18.07.69 – Pope Paul VI visits Uganda
19.10.69 – Political Parties banned
13.02.71 – Amin became President and Commander-in-Chief
09.05.72 – Nagulu Public Safety Unit set up
May 1972 – Uganda Muslim Supreme Council created
22.03.74 – Official announcement for creating 10 provinces and 38 districts
November 1977 – Action Program for Rehabilitation and Development 1977/78 – 1979/80 was launched
December 1977 – New Foreign Investment Decree (Decree 18 of 1977) came into existence guaranteeing tax holidays and repatriation of profits
March 1978 – Amin sets up the Human Rights Commission to advise him and explain Uganda’s image abroad
25.03.79 – Uganda National Liberation Front (UNLF) is formed. National Consultative Council (NCC) is created. The Uganda National Liberation Army is proclaimed
16.07.80 – The Military Commission announced that Uganda citizens of Asian and European origin, whose property was seized by Amin’s regime, were free to return and reclaim it;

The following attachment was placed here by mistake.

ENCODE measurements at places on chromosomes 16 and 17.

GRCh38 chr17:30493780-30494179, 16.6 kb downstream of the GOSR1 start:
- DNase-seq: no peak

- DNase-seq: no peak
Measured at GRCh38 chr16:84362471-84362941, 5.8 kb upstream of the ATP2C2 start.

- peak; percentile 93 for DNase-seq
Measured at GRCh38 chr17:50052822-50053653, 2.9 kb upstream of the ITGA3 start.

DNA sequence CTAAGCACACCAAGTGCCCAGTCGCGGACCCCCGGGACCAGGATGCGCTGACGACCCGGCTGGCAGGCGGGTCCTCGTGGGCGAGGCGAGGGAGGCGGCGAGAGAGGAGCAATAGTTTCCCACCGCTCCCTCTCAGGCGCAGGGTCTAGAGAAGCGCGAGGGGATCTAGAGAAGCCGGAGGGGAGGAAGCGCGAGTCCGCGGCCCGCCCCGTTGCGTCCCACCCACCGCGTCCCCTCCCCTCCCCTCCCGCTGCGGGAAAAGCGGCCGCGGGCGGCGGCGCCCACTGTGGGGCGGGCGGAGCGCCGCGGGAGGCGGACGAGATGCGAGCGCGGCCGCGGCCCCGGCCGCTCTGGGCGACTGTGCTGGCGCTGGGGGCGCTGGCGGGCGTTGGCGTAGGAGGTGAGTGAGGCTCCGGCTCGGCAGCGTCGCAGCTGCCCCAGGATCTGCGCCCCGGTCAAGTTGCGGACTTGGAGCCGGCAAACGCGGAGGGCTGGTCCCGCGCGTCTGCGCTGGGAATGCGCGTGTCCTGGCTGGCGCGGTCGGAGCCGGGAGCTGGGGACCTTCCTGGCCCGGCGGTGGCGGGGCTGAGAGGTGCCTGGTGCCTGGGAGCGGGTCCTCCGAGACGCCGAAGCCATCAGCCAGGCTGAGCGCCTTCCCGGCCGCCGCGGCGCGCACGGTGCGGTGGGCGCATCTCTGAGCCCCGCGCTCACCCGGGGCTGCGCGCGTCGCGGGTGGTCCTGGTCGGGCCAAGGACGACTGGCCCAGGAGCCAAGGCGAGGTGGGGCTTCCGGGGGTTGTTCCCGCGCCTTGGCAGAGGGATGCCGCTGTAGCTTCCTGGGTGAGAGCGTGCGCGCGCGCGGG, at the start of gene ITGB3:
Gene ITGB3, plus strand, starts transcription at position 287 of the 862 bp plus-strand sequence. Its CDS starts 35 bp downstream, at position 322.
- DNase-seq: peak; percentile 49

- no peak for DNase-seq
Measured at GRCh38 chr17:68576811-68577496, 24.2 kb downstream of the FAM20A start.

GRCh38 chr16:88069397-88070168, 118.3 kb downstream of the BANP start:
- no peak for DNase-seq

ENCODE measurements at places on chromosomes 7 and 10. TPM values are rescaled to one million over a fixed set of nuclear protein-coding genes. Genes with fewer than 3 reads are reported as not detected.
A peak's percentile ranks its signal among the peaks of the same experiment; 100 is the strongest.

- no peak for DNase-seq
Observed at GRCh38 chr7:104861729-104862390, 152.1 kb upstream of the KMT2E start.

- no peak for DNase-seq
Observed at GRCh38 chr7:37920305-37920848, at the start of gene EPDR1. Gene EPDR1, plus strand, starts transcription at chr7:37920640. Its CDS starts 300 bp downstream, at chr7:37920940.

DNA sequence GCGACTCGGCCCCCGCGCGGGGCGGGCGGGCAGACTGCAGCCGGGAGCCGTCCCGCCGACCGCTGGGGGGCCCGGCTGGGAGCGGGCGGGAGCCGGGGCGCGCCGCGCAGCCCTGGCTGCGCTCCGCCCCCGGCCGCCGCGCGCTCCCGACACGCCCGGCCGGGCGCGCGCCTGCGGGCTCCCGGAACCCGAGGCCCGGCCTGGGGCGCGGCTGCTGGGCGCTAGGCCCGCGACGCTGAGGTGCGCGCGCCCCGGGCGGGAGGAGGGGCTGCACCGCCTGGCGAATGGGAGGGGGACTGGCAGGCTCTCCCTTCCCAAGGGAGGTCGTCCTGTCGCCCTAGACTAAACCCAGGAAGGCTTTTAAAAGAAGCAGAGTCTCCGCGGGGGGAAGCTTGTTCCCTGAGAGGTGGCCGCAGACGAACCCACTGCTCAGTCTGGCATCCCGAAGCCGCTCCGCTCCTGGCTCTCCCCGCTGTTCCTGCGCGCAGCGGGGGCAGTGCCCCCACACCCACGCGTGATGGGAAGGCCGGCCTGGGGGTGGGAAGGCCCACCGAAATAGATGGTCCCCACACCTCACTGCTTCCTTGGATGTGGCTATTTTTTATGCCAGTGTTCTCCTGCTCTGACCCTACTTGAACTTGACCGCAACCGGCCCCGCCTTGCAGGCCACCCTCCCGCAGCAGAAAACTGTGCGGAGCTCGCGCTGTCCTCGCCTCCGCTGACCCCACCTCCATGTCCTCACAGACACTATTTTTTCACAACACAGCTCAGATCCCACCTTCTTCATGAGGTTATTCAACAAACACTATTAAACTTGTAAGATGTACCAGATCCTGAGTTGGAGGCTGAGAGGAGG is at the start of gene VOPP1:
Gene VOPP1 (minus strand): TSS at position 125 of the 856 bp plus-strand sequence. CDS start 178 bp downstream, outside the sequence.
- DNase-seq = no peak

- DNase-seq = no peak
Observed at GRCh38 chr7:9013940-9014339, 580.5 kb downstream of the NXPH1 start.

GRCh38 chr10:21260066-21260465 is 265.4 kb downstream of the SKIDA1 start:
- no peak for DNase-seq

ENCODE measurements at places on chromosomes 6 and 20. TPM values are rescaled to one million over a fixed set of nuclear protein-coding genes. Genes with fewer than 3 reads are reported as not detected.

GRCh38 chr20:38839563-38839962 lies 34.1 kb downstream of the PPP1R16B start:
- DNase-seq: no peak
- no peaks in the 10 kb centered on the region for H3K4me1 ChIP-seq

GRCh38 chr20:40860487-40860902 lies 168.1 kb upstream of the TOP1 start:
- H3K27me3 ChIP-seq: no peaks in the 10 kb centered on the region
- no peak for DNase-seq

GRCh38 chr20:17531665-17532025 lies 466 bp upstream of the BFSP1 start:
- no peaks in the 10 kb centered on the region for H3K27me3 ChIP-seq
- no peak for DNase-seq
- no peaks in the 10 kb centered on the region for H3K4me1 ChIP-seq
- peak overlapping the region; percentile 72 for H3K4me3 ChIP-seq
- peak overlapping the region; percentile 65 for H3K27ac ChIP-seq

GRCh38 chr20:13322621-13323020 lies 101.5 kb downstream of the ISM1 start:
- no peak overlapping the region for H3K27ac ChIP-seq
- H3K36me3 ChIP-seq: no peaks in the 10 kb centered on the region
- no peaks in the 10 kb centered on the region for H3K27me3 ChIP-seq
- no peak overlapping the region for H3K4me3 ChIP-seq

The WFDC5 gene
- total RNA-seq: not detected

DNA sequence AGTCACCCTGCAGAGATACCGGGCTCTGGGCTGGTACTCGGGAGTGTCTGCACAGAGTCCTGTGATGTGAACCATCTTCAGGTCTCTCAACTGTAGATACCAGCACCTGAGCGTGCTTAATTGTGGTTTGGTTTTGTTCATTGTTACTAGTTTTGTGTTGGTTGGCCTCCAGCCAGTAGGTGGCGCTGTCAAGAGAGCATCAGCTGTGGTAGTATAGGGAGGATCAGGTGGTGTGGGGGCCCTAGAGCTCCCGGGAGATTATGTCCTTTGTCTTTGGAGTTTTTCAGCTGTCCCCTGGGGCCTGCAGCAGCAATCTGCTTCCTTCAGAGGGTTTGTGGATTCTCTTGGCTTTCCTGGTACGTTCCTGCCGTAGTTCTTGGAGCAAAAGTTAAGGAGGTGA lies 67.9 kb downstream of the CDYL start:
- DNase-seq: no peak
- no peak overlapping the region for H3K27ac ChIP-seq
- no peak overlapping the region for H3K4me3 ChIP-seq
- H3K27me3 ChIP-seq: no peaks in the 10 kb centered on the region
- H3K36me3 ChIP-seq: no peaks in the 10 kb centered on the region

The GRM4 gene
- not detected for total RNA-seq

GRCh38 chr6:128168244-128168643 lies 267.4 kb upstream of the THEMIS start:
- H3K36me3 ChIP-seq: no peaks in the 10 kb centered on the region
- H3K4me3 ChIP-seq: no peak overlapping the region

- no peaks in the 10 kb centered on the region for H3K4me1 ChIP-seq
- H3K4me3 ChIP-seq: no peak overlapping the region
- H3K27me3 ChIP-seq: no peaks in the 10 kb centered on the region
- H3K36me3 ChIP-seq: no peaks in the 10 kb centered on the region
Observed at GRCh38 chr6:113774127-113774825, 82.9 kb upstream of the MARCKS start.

Uganda National Examinations Board (UNEB) was set up to administer and supervise all future national primary and secondary school examinations.
10.12.80 – Voting begins in the first general elections in Uganda since 1962
15.12.80 – The President-elect Milton Obote is sworn-in; DP forms the new opposition in Parliament
23.08.82 – Under the direction of the International Monetary Fund, a dual foreign currency exchange system, ”Window One” and “Window Two” was introduced by the Bank of Uganda;
Window one was for official government transactions while Window Two was open on a weekly basis to the private sector. However, it abandoned in 1984 due to constant underfunding.